The Red Cross is always in need of blood donations, but this time they're looking for a particular kind of donation from a particular kind of donor.

As cases of COVID-19 continue to surge around the country, the Red Cross has seen the demand for convalescent plasma more than double in the past month. What is "convalescent plasma?" It's plasma donated from someone who has recently recovered from an illness and has been given a clean bill of health from their doctor. Their plasma contains the antibodies that will help prevent them from getting the same illness again, at least for awhile. That plasma can then be taken and given to another person with the same illness with the hopes those antibodies will help the new patient fight off the infection and recover quicker through an experimental process called "Convalescent plasma therapy."

In this case, the people they're looking for are those who have recently recovered from COVID-19.

If you or someone you know has been diagnosed and fully recovered from COVID-19, regardless of the severity of your symptoms, if you showed any at all, the Red Cross is strongly urging you to make an appointment for donation. Your one donation could help up to three current COVID-19 patients according to a press release provided by the Red Cross.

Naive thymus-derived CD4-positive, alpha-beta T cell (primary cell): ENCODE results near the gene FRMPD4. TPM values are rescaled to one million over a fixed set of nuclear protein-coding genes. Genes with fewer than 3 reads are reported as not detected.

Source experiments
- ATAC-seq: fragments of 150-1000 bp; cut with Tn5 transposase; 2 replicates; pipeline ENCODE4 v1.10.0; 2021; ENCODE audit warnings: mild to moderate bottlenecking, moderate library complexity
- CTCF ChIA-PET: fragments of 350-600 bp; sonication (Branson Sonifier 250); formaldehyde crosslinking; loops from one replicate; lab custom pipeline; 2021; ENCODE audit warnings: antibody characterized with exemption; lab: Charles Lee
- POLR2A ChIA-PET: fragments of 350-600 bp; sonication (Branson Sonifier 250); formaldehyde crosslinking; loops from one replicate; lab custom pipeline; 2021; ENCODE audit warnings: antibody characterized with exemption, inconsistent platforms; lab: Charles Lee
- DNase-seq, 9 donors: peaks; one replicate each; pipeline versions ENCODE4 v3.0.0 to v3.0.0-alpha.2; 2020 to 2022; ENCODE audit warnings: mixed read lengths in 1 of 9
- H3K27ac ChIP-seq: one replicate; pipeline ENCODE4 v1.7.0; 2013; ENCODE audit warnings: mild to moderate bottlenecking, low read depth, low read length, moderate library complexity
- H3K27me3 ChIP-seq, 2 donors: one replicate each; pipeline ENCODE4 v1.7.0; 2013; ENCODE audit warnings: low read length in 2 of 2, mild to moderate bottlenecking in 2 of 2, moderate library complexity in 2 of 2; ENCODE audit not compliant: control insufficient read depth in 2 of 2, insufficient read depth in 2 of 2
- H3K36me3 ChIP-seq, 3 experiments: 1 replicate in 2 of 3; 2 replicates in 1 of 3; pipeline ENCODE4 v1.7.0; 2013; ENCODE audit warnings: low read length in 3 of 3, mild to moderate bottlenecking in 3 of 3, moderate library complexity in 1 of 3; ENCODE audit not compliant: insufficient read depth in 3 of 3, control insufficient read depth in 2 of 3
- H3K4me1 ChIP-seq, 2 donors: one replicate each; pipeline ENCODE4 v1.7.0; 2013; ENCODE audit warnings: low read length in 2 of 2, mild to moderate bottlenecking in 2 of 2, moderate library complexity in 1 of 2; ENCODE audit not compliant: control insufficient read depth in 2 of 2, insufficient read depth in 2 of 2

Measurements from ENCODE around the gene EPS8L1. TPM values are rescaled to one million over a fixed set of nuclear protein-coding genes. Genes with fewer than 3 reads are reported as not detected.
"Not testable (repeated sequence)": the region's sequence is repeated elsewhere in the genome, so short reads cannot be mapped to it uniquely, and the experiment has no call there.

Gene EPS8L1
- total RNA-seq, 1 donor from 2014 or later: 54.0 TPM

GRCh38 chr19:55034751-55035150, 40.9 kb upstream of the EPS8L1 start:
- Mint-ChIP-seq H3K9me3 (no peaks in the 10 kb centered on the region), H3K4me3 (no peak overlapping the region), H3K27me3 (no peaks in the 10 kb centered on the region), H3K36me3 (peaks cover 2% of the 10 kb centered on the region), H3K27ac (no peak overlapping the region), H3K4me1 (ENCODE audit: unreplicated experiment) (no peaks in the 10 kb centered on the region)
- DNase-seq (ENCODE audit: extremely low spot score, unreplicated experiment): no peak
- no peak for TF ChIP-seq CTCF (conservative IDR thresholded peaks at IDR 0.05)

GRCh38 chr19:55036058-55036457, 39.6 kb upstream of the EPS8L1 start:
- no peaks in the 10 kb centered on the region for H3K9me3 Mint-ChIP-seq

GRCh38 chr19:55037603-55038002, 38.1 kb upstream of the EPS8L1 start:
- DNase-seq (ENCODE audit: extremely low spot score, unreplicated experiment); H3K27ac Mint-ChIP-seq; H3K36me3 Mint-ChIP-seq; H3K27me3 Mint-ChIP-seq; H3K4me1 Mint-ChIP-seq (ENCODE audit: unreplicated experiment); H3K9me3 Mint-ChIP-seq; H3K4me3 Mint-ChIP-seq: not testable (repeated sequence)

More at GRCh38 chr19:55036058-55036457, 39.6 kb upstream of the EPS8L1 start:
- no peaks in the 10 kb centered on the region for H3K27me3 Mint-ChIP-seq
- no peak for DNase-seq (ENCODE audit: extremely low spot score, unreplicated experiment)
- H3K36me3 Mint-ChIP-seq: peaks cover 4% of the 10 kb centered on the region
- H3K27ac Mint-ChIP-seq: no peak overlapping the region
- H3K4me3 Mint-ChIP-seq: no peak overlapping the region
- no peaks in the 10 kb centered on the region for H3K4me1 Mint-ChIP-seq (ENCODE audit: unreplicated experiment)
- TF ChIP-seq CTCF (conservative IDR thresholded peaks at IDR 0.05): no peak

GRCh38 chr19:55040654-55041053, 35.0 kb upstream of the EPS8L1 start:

To make an appointment for either a convalescent plasma or standard blood donation, visit Red Cross Blood.org, or download and use the Red Cross's Blood Donor app to set up an appointment at an upcoming blood drive, or at their offices on Stockwell Road in Evansville.

If COVID-19 has you concerned about making a donation, here's are the safety measures they have in place according to an e-mail exchange I had recently with Theo Boots, Executive Director of Southwest Indiana American Red Cross.

  • Checking temperatures of staff and donors before entering a drive to make sure they are healthy
  • Providing hand sanitizer for use before entering the drives, as well as throughout the donation process
  • Following social distancing between donors including entry, donation, and refreshment areas
  • Ensuring face masks or coverings are worn by both staff and donors
  • Routinely disinfecting surfaces, equipment and donor-touched areas
  • Wearing gloves, and changing gloves often
  • Using sterile collection sets and an aseptic scrub for every donation

[Source: American Red Cross Press Release]

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